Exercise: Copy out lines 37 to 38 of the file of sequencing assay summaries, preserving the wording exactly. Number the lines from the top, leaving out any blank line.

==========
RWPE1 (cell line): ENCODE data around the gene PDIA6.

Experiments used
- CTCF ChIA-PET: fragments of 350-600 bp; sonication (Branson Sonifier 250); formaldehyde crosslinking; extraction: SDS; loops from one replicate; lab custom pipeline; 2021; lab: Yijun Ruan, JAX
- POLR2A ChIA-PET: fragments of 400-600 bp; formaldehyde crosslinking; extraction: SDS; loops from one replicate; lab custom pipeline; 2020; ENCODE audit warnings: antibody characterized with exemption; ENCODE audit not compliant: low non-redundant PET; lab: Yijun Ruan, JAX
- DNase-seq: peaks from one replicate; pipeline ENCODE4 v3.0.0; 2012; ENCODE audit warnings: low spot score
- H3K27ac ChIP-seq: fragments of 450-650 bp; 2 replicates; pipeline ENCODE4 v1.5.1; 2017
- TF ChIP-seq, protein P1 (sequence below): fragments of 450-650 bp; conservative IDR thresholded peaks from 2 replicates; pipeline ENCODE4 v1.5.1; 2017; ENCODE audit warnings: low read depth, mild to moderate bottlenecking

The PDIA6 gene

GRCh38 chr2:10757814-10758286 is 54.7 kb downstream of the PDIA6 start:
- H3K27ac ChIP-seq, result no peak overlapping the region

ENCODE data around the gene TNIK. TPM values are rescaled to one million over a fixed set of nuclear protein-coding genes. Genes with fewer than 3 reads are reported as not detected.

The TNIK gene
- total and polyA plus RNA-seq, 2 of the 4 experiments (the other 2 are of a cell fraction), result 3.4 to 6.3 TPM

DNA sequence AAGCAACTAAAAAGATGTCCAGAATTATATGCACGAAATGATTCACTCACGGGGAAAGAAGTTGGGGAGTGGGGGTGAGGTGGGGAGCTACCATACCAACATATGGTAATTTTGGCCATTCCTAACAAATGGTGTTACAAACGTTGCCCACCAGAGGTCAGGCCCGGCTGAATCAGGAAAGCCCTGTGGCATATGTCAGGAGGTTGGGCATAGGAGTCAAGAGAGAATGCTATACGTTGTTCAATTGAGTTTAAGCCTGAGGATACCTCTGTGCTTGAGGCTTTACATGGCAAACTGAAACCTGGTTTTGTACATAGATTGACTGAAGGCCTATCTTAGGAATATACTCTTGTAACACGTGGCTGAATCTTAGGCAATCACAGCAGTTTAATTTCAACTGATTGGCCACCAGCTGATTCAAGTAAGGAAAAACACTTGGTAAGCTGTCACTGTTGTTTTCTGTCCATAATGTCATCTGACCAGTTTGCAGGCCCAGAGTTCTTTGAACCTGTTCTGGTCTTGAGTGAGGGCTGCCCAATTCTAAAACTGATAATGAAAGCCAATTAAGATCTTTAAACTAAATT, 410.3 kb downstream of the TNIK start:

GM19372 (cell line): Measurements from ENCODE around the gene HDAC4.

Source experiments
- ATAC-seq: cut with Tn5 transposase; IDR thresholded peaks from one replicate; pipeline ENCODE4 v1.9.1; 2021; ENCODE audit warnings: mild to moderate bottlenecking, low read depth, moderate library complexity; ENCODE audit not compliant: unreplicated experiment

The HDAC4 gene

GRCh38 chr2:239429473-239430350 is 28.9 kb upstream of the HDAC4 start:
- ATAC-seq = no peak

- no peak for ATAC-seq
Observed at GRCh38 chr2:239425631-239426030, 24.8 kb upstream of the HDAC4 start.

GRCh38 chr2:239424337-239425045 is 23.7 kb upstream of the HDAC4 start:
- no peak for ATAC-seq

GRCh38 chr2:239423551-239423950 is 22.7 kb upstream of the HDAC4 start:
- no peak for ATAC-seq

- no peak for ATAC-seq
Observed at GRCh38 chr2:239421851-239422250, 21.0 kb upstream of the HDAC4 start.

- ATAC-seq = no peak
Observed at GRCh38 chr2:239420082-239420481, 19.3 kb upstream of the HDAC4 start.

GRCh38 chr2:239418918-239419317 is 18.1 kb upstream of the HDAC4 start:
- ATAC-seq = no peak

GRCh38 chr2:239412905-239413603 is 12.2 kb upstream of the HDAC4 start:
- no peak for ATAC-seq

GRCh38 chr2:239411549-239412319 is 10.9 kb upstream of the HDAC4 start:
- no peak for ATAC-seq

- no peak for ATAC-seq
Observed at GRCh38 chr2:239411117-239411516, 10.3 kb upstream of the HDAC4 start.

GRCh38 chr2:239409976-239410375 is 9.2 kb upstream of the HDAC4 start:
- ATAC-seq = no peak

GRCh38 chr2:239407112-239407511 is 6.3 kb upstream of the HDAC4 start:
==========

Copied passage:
- no peak for ATAC-seq
Observed at GRCh38 chr2:239411117-239411516, 10.3 kb upstream of the HDAC4 start.